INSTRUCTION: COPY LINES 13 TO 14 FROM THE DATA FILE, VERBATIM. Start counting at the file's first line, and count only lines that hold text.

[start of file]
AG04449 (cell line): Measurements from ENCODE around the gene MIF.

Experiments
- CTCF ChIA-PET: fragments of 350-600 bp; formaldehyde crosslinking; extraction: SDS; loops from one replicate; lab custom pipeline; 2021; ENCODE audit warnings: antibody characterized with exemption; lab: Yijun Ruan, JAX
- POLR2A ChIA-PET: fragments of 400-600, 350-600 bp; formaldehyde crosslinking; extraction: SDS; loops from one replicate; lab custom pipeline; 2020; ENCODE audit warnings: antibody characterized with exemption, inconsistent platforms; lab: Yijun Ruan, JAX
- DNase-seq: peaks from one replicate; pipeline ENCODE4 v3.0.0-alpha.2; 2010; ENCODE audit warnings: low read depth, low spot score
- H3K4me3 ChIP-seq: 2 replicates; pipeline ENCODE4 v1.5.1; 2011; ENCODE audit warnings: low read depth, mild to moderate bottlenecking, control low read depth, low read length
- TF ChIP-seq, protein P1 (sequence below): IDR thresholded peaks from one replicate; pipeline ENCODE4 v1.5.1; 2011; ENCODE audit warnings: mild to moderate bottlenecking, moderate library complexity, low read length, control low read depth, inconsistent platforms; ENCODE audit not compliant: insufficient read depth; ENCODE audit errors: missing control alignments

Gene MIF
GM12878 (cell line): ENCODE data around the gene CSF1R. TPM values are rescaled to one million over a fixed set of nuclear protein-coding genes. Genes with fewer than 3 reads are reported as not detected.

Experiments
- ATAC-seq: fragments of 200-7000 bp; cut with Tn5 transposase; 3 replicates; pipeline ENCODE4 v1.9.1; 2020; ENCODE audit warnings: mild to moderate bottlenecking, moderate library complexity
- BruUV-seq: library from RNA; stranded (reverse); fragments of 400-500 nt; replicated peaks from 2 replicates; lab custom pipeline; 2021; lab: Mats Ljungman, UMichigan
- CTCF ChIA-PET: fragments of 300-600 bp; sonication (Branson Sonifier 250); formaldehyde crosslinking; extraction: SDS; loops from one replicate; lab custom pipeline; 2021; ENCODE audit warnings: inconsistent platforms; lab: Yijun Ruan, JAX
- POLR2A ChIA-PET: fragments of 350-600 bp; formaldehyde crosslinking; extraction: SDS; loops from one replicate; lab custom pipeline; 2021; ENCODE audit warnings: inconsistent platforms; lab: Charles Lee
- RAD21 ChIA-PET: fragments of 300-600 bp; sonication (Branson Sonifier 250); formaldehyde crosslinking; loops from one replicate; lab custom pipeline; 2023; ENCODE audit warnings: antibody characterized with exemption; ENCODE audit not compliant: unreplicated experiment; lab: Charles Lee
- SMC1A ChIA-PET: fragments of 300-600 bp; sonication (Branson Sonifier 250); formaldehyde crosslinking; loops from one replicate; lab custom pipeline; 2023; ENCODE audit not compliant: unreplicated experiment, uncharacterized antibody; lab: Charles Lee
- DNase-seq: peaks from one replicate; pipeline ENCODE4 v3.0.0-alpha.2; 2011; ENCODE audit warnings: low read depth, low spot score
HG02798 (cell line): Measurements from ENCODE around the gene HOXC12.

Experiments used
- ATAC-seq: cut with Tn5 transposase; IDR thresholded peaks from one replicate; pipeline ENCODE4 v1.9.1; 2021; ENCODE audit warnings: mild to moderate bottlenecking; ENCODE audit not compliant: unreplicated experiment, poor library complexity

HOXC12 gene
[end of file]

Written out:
- CTCF ChIA-PET: fragments of 300-600 bp; sonication (Branson Sonifier 250); formaldehyde crosslinking; extraction: SDS; loops from one replicate; lab custom pipeline; 2021; ENCODE audit warnings: inconsistent platforms; lab: Yijun Ruan, JAX
- POLR2A ChIA-PET: fragments of 350-600 bp; formaldehyde crosslinking; extraction: SDS; loops from one replicate; lab custom pipeline; 2021; ENCODE audit warnings: inconsistent platforms; lab: Charles Lee